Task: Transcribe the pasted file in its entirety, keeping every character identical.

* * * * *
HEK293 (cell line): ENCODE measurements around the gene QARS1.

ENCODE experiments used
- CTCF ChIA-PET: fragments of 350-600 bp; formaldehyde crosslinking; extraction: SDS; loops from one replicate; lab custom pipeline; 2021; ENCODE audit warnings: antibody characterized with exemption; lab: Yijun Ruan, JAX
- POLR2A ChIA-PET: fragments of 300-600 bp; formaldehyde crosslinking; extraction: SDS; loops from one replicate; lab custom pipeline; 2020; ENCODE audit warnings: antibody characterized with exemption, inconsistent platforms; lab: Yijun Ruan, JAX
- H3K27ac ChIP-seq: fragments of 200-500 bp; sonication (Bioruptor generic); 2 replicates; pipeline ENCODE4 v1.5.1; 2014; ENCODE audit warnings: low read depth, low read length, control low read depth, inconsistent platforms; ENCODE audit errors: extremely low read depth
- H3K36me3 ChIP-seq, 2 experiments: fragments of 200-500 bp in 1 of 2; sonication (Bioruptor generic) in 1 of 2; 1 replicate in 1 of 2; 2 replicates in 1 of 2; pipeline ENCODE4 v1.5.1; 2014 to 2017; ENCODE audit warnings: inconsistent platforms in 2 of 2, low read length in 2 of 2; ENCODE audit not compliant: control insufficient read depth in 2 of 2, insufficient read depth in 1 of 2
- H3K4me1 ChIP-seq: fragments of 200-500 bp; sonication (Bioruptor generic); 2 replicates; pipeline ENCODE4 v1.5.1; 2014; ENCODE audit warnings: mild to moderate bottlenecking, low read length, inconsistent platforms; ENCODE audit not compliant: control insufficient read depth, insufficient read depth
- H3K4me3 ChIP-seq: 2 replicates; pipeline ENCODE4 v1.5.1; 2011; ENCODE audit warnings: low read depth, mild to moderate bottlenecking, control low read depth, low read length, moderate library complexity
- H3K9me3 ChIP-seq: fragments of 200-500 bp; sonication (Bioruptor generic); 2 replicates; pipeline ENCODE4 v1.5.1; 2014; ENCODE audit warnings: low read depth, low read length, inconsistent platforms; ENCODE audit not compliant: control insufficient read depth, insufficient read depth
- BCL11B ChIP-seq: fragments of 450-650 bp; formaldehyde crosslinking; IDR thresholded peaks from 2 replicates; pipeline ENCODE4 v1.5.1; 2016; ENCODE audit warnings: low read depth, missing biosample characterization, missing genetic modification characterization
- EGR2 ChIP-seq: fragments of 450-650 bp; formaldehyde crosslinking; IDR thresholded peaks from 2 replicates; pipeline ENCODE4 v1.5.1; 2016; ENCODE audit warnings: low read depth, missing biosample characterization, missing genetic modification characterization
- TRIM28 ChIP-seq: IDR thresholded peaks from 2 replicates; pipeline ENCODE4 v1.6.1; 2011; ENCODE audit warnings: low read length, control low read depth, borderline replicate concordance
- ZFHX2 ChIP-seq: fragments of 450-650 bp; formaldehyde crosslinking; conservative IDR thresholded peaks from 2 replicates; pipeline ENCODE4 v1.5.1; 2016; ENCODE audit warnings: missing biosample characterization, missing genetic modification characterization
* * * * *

HEK293 (cell line): ENCODE measurements around the gene QARS1.

ENCODE experiments used
- CTCF ChIA-PET: fragments of 350-600 bp; formaldehyde crosslinking; extraction: SDS; loops from one replicate; lab custom pipeline; 2021; ENCODE audit warnings: antibody characterized with exemption; lab: Yijun Ruan, JAX
- POLR2A ChIA-PET: fragments of 300-600 bp; formaldehyde crosslinking; extraction: SDS; loops from one replicate; lab custom pipeline; 2020; ENCODE audit warnings: antibody characterized with exemption, inconsistent platforms; lab: Yijun Ruan, JAX
- H3K27ac ChIP-seq: fragments of 200-500 bp; sonication (Bioruptor generic); 2 replicates; pipeline ENCODE4 v1.5.1; 2014; ENCODE audit warnings: low read depth, low read length, control low read depth, inconsistent platforms; ENCODE audit errors: extremely low read depth
- H3K36me3 ChIP-seq, 2 experiments: fragments of 200-500 bp in 1 of 2; sonication (Bioruptor generic) in 1 of 2; 1 replicate in 1 of 2; 2 replicates in 1 of 2; pipeline ENCODE4 v1.5.1; 2014 to 2017; ENCODE audit warnings: inconsistent platforms in 2 of 2, low read length in 2 of 2; ENCODE audit not compliant: control insufficient read depth in 2 of 2, insufficient read depth in 1 of 2
- H3K4me1 ChIP-seq: fragments of 200-500 bp; sonication (Bioruptor generic); 2 replicates; pipeline ENCODE4 v1.5.1; 2014; ENCODE audit warnings: mild to moderate bottlenecking, low read length, inconsistent platforms; ENCODE audit not compliant: control insufficient read depth, insufficient read depth
- H3K4me3 ChIP-seq: 2 replicates; pipeline ENCODE4 v1.5.1; 2011; ENCODE audit warnings: low read depth, mild to moderate bottlenecking, control low read depth, low read length, moderate library complexity
- H3K9me3 ChIP-seq: fragments of 200-500 bp; sonication (Bioruptor generic); 2 replicates; pipeline ENCODE4 v1.5.1; 2014; ENCODE audit warnings: low read depth, low read length, inconsistent platforms; ENCODE audit not compliant: control insufficient read depth, insufficient read depth
- BCL11B ChIP-seq: fragments of 450-650 bp; formaldehyde crosslinking; IDR thresholded peaks from 2 replicates; pipeline ENCODE4 v1.5.1; 2016; ENCODE audit warnings: low read depth, missing biosample characterization, missing genetic modification characterization
- EGR2 ChIP-seq: fragments of 450-650 bp; formaldehyde crosslinking; IDR thresholded peaks from 2 replicates; pipeline ENCODE4 v1.5.1; 2016; ENCODE audit warnings: low read depth, missing biosample characterization, missing genetic modification characterization
- TRIM28 ChIP-seq: IDR thresholded peaks from 2 replicates; pipeline ENCODE4 v1.6.1; 2011; ENCODE audit warnings: low read length, control low read depth, borderline replicate concordance
- ZFHX2 ChIP-seq: fragments of 450-650 bp; formaldehyde crosslinking; conservative IDR thresholded peaks from 2 replicates; pipeline ENCODE4 v1.5.1; 2016; ENCODE audit warnings: missing biosample characterization, missing genetic modification characterization